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Pretoria - Eight soldiers were manning the main entrance of 1 Military Hospital on Thursday morning, as former president Nelson Mandela spent a sixth day at the tightly secured facility for treatment of a lung infection.
The institution is situated on the outskirts of Pretoria along the busy Voortrekker Road, leading into the Thaba Tshwane Military Base, a national security zone.
Before 10am, journalists from local and international media had parked more than 10 vehicles - including outside broadcast vans - in an open space overlooking the hospital's main entrance.
News crews made for the main entrance, aiming for close-up shots of the hospital’s buildings, but the soldiers turned them back. Each vehicle entering the premises was being searched.
Two military police soldiers were posted close to the media contingent.
The former president, 94, was hospitalised at the weekend. He was flown from his home in Qunu, Eastern Cape, on Saturday, to the Pretoria facility.
The presidency said he was suffering from the recurrence of a previous lung infection and was responding to treatment.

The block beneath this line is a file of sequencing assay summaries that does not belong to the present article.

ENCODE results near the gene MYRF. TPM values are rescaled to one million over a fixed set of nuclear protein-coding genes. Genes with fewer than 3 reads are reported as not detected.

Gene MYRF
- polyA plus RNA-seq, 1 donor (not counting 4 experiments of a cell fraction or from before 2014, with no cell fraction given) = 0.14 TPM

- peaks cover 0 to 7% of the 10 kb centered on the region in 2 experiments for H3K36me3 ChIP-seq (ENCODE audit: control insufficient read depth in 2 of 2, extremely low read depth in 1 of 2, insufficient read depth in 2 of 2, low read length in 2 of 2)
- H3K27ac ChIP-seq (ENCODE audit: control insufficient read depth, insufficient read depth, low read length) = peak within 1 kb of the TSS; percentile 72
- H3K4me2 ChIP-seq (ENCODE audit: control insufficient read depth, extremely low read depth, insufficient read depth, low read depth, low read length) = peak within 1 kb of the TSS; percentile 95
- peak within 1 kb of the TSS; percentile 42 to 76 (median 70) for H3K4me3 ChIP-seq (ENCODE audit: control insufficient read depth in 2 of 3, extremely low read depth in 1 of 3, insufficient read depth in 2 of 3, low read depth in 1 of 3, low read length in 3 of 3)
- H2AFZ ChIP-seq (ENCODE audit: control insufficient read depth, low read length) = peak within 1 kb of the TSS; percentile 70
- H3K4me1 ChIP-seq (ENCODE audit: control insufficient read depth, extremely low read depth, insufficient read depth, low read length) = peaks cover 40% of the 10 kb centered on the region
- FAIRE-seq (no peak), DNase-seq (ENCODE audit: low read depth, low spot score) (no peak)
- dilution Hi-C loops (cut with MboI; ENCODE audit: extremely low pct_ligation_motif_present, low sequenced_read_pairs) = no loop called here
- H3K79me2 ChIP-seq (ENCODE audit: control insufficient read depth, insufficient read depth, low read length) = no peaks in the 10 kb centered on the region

Mandela’s current stay at the hospital had become his longest continuous period in hospital since 2001, when he underwent seven weeks of radiotherapy after being diagnosed with prostate cancer. He was 83 at the time.
In January 2011, Mandela was admitted to a Johannesburg hospital for what turned out to be an acute respiratory infection. He also contracted tuberculosis while in prison.
Mandela is revered for being a leader of the struggle against racist white rule in South Africa, and for preaching reconciliation once he emerged from prison in 1990, after 27 years behind bars.
He served one five-year term as president before retiring from public life.
On Wednesday, the presidency announced that Mandela was making progress during his treatment.
“Doctors attending to former president Mandela have reported that he has made progress and are satisfied with the way he is responding to treatment,” spokesman Mac Maharaj said.
His health and recovery remained a topic of interest locally and internationally.
Actor Bill Cosby, whose “The Cosby Show” is being rerun on SABC3, was among those. He posted a message on his facebook page asking: “Who knows how to say 'get well soon TATA Mandela' in Xhosa?” and received numerous suggestions.
The Nelson Mandela facebook page was filled with messages for Mandela.
The presidency is in charge of communicating on his health and usually releases a statement later in the day with an update. -Sapa